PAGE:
♦Their preoccupation with their greatness led them to miss the microbe's infection of their sacred fountain
♦They thought they were too powerful to be corrupted by the fungus
♦The Choir thought they could easily put down the growing corruption; most were slaughtered, rising as banshees
♦They were completely certain the new-forged Sword would harness the banshee's screams as weapons, but it instead echoed their sins
♦Their greatest heroes boasted they'd save everyone by using the Kettle and cleanse the infection, but they died in the attempt
♦Broken, the survivors bottled the city and fled their failure
♦The druids arrived certain they could contain it, but grew corrupted

These clues also lead them towards the fountain itself, heart of the infection.

At the massive fountain, they face hordes of myconid horrors, silent banshees, and Inclusives with monstrous "pets" seeking to stop (or convince infected PCs to join) them. PCs see Inclusives making the stickers by dipping parchment in the corrupted fountain water, then smearing the back with fungal slime to make them sticky.

Purifying the fountain cleanses the waters of the infection, restores the banshee Choir's voices, and turns them to the PC's side. Kettle water poured on stickers dissolves them and restores the animal, and if poured into an Inclusive's mouth, it restores their faculties and sanity.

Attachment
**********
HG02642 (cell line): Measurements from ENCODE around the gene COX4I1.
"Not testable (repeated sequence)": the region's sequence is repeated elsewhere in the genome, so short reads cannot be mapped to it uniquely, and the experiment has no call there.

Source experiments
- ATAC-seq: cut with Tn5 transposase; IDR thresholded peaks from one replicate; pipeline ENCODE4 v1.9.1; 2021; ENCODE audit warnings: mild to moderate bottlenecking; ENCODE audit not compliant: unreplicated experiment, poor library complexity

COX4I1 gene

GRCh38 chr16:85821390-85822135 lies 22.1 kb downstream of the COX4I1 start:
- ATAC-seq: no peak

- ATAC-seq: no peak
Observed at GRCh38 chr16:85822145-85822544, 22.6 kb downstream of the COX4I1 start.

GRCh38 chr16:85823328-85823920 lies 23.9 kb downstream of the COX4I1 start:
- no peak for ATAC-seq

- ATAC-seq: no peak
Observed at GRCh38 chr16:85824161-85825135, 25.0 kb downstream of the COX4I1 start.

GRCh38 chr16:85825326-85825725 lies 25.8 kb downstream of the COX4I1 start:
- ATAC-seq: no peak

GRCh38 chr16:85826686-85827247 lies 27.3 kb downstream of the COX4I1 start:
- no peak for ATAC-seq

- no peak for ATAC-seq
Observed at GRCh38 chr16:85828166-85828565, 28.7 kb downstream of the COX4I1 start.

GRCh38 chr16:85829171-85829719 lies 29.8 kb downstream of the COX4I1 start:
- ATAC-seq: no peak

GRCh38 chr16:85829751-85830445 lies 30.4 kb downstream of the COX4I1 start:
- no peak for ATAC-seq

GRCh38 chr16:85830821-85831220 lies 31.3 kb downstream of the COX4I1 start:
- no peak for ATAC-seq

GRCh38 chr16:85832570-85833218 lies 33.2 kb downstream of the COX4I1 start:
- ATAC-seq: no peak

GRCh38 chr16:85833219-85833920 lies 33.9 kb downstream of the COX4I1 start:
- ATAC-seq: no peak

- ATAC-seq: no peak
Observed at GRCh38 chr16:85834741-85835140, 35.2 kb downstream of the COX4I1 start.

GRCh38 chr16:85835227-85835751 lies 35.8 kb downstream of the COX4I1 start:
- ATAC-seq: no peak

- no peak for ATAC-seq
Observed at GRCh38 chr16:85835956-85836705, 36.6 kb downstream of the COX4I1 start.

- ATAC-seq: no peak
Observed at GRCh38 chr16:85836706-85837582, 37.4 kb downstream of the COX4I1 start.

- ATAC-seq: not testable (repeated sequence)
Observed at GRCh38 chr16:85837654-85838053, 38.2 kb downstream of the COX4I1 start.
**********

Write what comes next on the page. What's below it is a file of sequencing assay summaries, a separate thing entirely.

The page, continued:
When the battle is won, the ghosts of the ancient Choir sing the resonant tune that shatters the bottle, then the banshees find release. The city spreads back to full size around the lake. The PCs retain the Kettle and Sword in addition to the promised rewards.
 

Radiating Gnome

Adventurer

Round 2 Match 2 @Snarf Zagyg vs @Iron Sky


And the next battle of the heavyweights begins. We have Snarf Zagyg’s Everyone’s Gone to the Rageture (Rage) and Iron Sky’s The Dooms of Songport (Dooms). Should be a good match.

So, let’s start with the ingredients.

Ingredients​


Scary Stickers - In Rage, the closest thing I’m seeing to “stickers” is the sticks of gum used in the game mechanics. I could be missing something, but that’s all I’ve found on a couple of read-throughs. I don’t mind the idea of the game mechanic itself, it sounds like fun, but it’s a stretch to make this fit the ingredient.

In Dooms, we have classic stickers — sticky parchment slips that (I think) will transform bears into owlbears. The one on Grayfur is even imbued with a fear spell, making it literally scary. It’s very on the nose, but it’s certainly a solid use of the ingredient. So, advantage to Dooms.